Old school search engines analyze the text available on websites and serve up content based on individual words. Content management systems (CMS) are now developing entity extraction which enables the identification and classification of text information. CMS add-ons enable digital content managers to use AI to produce keywords instead of doing the thinking themselves. Because it is only partially accurate these CMS such as Adobe Experience Manager include a manual field in addition to the AI keyword field. Learn more about text classification or document categorization.
In the future, search will become based on not just one to one translation of text, but also context. Two Google products, RankBrain and Bidirectional Transformers for Language Understanding (BERT) aim to understand the context of content on websites. Affecting one in ten searches, BERT gives Google a better understanding of how language is used and helps it comprehend the context of individual words within searches. The important thing to know about BERT (and also RankBrain), is the fact that you cannot optimize for it.
AI technology is being adopted to measure reaction to art, evaluate emotion and in problematic work and policing situations.
The ability to evaluate an emotional reaction to art through measuring facial expression is now available. This relies on measuring EEG patterns in the frontal regions of the brain as the person reacts to visual arts such as painting and sculpture. Since this is so evaluative and subjective it raises many questions about accuracy.
Recently, a painting was created using a machine-learning algorithm from the analysis of millions of other paintings to create art that pleases. Eventually this will connect to future searching options, for example, searching for “happy” art.
This type of AI has also been used in work situations or in policing. However it is problematic and has been cancelled in some circumstances because it can rely on biased stereotypes.
Another example is “Sentiment Analysis,” the detection of sentiment or emotions in texts. Customer service departments are using this now to determine the level of emotion in customers. Again, presumptions are being made about the audience’s emotions based on how they write. Eventually this will be adopted to aid writer’s analysis of what their text means to others and to develop more robust search capabilities.
Behaviour AR, VR, XR and Search
Algorithms that enable machines to make connections, or “learn” to process the way people behave can result in changes for artists. New modes of content such as virtual reality (VR) and augmented reality (AR) can provide better user experience and grant more information-rich services. These new technologies can provide a greater understanding of what users want because they include more human interaction than reading or listening, for example, movement, 360 degree sound and interaction. In Canada, check out the mobile application Collection – the App which shows work via augmented reality from many galleries across Canada.
d. Exponential Growth of Media
The sheer volume of data in the world is increasing exponentially. Websites are evolving into data portals that spread content across the internet.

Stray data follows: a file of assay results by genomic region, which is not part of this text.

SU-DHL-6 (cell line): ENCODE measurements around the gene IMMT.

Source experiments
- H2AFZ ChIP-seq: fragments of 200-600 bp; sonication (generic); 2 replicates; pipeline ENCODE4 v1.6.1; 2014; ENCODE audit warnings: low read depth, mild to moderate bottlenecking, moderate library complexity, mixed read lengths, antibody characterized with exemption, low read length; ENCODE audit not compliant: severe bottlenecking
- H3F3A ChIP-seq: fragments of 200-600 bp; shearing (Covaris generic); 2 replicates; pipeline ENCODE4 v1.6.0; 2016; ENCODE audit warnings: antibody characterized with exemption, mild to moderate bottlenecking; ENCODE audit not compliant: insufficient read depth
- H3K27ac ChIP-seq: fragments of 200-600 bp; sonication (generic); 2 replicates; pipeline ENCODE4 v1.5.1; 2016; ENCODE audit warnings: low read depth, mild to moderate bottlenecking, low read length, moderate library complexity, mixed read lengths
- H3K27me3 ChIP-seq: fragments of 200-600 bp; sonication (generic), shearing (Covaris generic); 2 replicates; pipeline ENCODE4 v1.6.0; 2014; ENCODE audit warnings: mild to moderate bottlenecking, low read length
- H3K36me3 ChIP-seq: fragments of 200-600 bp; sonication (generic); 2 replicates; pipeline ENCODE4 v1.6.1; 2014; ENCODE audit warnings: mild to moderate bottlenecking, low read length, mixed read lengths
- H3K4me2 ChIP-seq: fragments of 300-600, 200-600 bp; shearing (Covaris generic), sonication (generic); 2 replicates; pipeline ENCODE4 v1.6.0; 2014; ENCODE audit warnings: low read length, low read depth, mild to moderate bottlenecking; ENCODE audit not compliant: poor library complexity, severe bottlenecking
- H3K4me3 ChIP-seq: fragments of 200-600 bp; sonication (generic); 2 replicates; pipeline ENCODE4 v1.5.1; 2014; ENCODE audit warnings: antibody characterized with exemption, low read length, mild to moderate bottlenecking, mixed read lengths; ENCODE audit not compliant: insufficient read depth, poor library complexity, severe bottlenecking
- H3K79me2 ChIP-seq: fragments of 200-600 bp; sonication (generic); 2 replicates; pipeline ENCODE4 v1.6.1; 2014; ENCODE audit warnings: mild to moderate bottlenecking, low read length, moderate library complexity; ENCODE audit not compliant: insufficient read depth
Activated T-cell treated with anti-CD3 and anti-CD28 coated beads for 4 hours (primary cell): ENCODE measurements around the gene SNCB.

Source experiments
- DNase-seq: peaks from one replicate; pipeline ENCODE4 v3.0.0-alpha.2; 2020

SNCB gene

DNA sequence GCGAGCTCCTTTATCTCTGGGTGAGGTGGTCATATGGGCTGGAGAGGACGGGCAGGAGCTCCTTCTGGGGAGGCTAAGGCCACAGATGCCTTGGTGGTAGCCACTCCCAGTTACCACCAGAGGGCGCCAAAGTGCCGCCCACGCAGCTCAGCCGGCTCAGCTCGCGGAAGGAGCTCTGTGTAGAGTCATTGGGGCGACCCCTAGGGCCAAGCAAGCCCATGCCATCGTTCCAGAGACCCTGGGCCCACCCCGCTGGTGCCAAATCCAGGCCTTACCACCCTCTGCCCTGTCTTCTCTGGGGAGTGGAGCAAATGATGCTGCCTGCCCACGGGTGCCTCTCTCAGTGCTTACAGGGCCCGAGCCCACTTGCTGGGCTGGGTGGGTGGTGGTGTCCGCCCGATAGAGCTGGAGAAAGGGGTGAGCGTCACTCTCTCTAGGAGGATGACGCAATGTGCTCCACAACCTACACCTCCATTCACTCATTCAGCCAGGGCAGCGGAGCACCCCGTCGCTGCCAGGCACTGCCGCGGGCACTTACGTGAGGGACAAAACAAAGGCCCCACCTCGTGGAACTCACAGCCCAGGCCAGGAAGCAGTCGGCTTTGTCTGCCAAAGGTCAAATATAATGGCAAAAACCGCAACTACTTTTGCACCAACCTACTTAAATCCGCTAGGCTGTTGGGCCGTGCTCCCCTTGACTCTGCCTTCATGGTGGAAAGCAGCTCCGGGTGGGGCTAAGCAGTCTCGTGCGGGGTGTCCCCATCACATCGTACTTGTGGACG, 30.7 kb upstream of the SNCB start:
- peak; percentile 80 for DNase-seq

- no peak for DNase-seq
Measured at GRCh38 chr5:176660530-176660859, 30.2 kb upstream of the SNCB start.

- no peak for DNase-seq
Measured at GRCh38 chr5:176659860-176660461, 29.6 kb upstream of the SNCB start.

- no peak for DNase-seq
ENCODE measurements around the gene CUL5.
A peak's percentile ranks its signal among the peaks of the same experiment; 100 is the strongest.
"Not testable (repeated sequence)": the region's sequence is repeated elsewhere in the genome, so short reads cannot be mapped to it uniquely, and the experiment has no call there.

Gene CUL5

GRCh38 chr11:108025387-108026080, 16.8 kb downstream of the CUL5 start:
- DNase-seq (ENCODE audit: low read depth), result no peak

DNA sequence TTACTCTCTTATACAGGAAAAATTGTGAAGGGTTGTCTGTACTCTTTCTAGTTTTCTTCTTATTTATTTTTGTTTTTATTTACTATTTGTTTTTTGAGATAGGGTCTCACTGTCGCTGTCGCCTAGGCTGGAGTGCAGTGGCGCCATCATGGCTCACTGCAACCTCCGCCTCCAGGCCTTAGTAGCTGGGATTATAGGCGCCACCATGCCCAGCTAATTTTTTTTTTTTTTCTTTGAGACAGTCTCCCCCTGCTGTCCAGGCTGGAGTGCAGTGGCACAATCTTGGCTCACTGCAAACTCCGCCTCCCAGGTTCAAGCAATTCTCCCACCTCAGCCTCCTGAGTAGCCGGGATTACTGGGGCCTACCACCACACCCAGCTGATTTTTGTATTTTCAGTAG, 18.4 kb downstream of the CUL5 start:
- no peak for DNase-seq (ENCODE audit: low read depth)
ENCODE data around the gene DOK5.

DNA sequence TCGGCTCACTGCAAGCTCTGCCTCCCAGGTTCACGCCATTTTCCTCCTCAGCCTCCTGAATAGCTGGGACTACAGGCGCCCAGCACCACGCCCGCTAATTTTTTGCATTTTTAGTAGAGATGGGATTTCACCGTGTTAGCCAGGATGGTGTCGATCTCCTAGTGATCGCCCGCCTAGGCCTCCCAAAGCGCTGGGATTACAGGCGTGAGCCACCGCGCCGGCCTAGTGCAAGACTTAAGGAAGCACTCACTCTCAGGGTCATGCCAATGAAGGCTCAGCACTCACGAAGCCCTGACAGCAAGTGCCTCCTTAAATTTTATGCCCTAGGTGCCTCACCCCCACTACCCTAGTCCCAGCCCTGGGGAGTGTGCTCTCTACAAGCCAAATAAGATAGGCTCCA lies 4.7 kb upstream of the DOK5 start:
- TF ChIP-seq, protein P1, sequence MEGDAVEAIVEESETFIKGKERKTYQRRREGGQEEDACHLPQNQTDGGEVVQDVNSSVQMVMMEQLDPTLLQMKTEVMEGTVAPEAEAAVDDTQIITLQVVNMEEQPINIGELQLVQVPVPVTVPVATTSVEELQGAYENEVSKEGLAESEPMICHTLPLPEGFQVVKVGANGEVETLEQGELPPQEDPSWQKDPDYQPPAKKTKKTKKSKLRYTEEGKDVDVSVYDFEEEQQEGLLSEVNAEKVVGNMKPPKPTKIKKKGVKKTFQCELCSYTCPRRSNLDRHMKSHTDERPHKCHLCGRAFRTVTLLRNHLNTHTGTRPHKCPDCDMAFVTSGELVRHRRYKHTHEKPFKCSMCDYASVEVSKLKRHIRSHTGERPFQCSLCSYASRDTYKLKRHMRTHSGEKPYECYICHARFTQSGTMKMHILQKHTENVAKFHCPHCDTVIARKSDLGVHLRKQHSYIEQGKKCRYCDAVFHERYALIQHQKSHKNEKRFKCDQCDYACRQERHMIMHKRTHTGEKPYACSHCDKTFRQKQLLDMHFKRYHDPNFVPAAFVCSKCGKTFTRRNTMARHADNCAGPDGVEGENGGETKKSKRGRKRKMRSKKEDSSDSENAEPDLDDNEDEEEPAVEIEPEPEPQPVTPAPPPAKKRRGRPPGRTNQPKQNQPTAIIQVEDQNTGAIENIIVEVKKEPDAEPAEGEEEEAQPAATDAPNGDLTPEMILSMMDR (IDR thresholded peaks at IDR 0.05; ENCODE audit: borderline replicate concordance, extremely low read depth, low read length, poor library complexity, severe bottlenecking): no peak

Connected data portals called “datalakes” will connect private and public information in the future, according to European Union (EU) research. Individuals will protect their own data by use of blockchain – another new technology. Bots will talk to bots in the same way a human talks to Google search now.
A data portal is structured, machine-readable, royalty-free data that is accessible and reusable. This data can correspond to coordinates, lists, plans, items in a collection, research results, and more. The data structure enables it to be consumed by search engines or displayed through aggregators such as Etsy. For example, arts councils provide lists of past grants, awards and assessors along with other data in machine readable formats.
The EU, Canadian government and various Canadian organizations such as Vubblepop.com are researching how AI can inform our data organization and understanding of video content, for example, The EU proposes an international metadata dictionary for keywords be created from the existing W3 and other international dictionaries (Dublin Core Metadata terms, Schema.org).
Manage your content so it’s ready for the future by creating structured content that is simple and readable by machines and humans.
Sales aggregators, created by aggregating data from many products, also have their own internal forms of search. Etsy for example uses keywords and ranking as well as data structure in its own search algorithm. Other examples include Saatchi Art, Bitmax, Amazon and Vimeo. Using content aggregators can push your content up in search results.
Artists and art organizations are now very dependent on the top search engine in the world Google, along with artificial intelligence, and that raises some issues.
Google was found to have acquired the personal health records of 50 million Americans without their consent. “The forces taking the web in the wrong direction have always been very strong,” www founder Tim Berners-Lee said. Whether you’re a company or a government, controlling the web is a way to make huge profits, or a way of ensuring you remain in power. In Toronto the Google Sidewalk project was cancelled due to citizen’s concerns about data ownership.